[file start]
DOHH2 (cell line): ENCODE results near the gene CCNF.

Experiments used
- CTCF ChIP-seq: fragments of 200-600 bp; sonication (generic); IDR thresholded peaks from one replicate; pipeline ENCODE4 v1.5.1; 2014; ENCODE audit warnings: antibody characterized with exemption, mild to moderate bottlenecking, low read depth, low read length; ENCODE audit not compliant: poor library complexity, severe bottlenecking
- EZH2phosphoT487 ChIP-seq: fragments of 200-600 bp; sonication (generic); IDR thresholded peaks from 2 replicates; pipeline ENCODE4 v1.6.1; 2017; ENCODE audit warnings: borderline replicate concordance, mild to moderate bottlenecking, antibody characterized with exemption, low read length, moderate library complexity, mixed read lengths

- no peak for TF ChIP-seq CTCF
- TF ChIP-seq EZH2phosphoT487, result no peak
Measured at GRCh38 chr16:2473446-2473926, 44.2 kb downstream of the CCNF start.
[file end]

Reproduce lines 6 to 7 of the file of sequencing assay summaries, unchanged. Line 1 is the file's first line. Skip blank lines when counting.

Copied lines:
- TF ChIP-seq EZH2phosphoT487, result no peak
Measured at GRCh38 chr16:2473446-2473926, 44.2 kb downstream of the CCNF start.